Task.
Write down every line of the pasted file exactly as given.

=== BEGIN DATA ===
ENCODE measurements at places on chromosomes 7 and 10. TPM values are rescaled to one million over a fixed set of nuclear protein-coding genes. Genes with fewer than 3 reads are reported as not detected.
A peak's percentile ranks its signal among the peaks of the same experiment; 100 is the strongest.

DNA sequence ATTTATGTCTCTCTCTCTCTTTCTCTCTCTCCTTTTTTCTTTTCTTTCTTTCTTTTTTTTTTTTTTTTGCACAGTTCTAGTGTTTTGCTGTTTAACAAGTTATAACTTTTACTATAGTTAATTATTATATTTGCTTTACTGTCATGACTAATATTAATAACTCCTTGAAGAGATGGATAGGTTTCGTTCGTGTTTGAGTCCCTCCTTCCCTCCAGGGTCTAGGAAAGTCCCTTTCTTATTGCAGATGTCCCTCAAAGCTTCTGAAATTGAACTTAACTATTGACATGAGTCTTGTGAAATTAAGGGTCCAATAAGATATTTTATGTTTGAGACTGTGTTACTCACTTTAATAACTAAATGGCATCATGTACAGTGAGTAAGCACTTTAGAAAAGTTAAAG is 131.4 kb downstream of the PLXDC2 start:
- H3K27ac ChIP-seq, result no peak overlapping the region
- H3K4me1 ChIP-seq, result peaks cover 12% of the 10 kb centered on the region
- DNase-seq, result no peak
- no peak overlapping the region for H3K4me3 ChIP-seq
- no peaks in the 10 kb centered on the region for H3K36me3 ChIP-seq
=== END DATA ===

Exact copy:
ENCODE measurements at places on chromosomes 7 and 10. TPM values are rescaled to one million over a fixed set of nuclear protein-coding genes. Genes with fewer than 3 reads are reported as not detected.
A peak's percentile ranks its signal among the peaks of the same experiment; 100 is the strongest.

DNA sequence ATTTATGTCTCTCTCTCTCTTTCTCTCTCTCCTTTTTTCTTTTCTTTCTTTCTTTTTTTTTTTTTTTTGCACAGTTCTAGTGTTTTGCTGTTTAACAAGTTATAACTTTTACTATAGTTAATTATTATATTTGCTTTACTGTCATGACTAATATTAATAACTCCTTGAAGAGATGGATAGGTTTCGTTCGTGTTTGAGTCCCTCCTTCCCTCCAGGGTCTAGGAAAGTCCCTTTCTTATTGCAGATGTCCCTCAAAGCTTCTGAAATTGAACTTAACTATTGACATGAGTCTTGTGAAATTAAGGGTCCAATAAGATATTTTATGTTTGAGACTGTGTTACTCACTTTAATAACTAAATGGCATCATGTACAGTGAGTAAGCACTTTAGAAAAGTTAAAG is 131.4 kb downstream of the PLXDC2 start:
- H3K27ac ChIP-seq, result no peak overlapping the region
- H3K4me1 ChIP-seq, result peaks cover 12% of the 10 kb centered on the region
- DNase-seq, result no peak
- no peak overlapping the region for H3K4me3 ChIP-seq
- no peaks in the 10 kb centered on the region for H3K36me3 ChIP-seq